Operational risks could mire virtualization deployment, panel says

Future virtualization platforms and features could cause confusion when managing who owns virtual machines within an organization and how network traffic can be monitored.

SAN FRANCISCO – Cloud computing experts at the 2009 RSA Conference said that companies virtualizing their infrastructure could run into a number of operational issues that can result in additional risk and less visibility in the environment.

The latest virtualization platforms are beginning to make it more complex to define who has overall control of virtual machines, said network security expert and cloud computing blogger Chris Hoff, who serves as technical director of the Cloud Security Alliance, a non-profit organization launched this week to promote virtualization best practices. He said the next platform releases will also make the technology even more complicated.

Hoff was one of several participants Wednesday in a virtualization security best practices panel at RSA. Vendors are adding capabilities, such as the integration of third party virtual switching. This week, virtualization software leader VMware Inc. released vSphere, a product that brings data centers into private clouds. The product now comes equipped with a bevy of new features designed for rapid deployments of multiple virtual machines.

We're going to have issues trying to figure out where our packets are, where they're going and where they've been.
Chris Hoff
technical directorCloud Security Alliance
Panelists said the future will get murkier when vendors add switching capabilities into the CPU, including interaction with Cisco Systems Inc.'s Nexus switches. Soon, Hoff Said, blade server environments will allow virtual machines to bypass the hypervisors altogether.

"I'd like to figure out where the network is in that picture," Hoff said. "We think we have problems today with tapped span ports. What happens with CPU and network switching? We're going to have issues trying to figure out where our packets are, where they're going and where they've been."

Dave Shackleford, a virtualization security expert and chief security officer of Colorado-based software provider Configuresoft Inc., said the visibility issue is one of the biggest problems that need to be addressed. The same controls implemented to harden a physical operating system should be deployed for virtual machines.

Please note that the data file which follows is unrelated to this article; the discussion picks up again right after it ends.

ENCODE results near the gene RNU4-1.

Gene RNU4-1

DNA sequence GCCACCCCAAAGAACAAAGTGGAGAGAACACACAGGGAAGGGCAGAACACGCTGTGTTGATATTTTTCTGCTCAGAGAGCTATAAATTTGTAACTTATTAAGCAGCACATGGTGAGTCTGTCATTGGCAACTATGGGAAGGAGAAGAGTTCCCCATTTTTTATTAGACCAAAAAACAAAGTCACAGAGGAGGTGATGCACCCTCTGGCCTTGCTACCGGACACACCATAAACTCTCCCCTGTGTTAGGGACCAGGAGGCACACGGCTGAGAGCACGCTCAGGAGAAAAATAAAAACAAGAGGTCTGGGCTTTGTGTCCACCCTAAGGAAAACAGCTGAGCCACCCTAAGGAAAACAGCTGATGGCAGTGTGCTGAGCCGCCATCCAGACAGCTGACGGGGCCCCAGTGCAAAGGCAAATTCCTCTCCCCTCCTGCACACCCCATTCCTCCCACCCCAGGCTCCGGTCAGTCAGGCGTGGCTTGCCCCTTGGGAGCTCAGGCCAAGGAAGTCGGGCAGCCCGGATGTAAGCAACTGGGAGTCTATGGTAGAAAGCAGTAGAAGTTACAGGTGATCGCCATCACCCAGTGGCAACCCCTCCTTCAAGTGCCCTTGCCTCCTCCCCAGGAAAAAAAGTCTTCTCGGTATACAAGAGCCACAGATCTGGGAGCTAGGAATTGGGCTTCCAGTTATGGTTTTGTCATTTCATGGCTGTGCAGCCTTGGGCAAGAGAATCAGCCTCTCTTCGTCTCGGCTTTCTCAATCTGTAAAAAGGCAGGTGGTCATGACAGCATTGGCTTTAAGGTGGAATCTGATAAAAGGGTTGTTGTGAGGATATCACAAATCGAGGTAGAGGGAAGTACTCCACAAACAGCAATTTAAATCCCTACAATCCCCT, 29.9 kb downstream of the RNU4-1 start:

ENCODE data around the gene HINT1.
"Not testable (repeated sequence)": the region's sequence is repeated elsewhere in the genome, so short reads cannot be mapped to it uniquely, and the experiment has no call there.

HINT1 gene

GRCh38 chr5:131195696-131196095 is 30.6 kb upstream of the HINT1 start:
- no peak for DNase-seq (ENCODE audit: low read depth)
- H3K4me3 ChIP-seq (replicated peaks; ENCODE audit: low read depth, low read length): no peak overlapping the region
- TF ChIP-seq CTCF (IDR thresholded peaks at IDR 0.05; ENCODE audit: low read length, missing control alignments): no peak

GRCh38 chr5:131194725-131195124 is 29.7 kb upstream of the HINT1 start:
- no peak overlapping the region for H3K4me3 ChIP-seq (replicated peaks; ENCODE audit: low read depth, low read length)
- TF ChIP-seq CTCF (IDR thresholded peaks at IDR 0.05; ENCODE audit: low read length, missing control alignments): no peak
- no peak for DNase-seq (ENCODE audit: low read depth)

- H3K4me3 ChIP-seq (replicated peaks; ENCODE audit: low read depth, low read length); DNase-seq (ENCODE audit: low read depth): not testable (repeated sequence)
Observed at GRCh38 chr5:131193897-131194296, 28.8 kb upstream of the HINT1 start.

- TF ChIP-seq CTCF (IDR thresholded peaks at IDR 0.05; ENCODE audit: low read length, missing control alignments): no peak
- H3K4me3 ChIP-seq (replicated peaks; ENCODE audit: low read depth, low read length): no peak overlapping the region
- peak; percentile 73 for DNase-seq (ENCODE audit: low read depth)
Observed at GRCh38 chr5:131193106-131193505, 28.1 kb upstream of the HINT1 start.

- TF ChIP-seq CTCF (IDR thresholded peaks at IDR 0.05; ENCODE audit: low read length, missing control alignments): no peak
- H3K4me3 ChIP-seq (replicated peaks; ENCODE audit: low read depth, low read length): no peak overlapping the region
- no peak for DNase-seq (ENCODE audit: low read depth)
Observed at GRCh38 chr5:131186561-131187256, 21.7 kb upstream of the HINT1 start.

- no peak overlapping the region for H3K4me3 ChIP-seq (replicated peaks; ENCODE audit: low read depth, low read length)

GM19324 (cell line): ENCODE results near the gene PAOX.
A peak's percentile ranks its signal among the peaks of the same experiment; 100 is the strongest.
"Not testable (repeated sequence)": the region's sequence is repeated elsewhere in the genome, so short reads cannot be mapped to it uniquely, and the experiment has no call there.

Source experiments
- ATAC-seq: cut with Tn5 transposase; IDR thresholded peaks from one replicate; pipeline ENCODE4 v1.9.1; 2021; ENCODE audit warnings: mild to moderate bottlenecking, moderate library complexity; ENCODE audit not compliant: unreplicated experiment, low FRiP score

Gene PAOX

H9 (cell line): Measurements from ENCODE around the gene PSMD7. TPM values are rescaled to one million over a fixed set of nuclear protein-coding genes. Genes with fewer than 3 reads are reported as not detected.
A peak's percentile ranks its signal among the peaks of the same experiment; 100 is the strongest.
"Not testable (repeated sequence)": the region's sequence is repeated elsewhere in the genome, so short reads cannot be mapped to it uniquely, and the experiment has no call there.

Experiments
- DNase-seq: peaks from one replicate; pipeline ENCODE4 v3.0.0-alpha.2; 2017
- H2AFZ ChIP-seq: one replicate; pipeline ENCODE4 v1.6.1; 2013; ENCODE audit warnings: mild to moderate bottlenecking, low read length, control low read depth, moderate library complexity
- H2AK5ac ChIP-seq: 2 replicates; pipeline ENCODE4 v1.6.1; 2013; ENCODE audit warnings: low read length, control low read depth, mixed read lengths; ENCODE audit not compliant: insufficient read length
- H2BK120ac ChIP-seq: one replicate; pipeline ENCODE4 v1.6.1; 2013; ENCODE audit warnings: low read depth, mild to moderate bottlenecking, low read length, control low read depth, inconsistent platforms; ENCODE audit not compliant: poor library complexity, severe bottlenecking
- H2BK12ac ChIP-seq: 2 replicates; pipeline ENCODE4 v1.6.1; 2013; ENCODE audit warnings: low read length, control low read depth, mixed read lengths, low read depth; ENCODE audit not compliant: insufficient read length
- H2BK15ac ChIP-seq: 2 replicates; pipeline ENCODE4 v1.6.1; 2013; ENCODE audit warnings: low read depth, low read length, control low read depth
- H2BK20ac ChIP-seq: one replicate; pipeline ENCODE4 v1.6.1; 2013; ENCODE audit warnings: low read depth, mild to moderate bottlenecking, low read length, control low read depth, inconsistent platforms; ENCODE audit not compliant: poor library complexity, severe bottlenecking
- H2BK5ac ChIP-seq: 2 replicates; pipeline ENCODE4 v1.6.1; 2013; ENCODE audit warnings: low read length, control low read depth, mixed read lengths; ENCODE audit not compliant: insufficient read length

"It's really damn hard to secure what you can't see," he added.

Problems are also arising when companies virtualize machines without understanding the network architecture and topology, said panelist Rob Randell, a senior security specialist at VMware Inc.

In regard to virtualization, Randell said, "There's not a single technology out there that you can say, 'Yup, I can plop it in, and I'm secure.'".

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Tools are available to help solve the most common issues, and organizations are learning that anything that can be done for physical servers can be done on virtual machines, Randell said. For example, a company can put a virtual machine in isolated mode for patching and then put it back into production.

VMware also released its VMsafe APIs this week, enabling third-party security vendors to tap into the VMware hypervisor to provide agentless protection of virtual machines. About 50 vendors have applied to gain access to the VMware APIs, Randell said, and the first security products should be released this summer.

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Still, some experts argue that additional capabilities being provided by VMware, such as VMotion software products that enable companies to move live, running virtual machines from one host to another, complicate the process of securing virtual environments. But Hoff said that technical challenges, like monitoring workload mobility issues, are overblown. Very few organizations have a need to use the mobility features, he said.

"When we talk about virtualization, the networking elements and constructs on how to provision networks are constraining mobility," he said.

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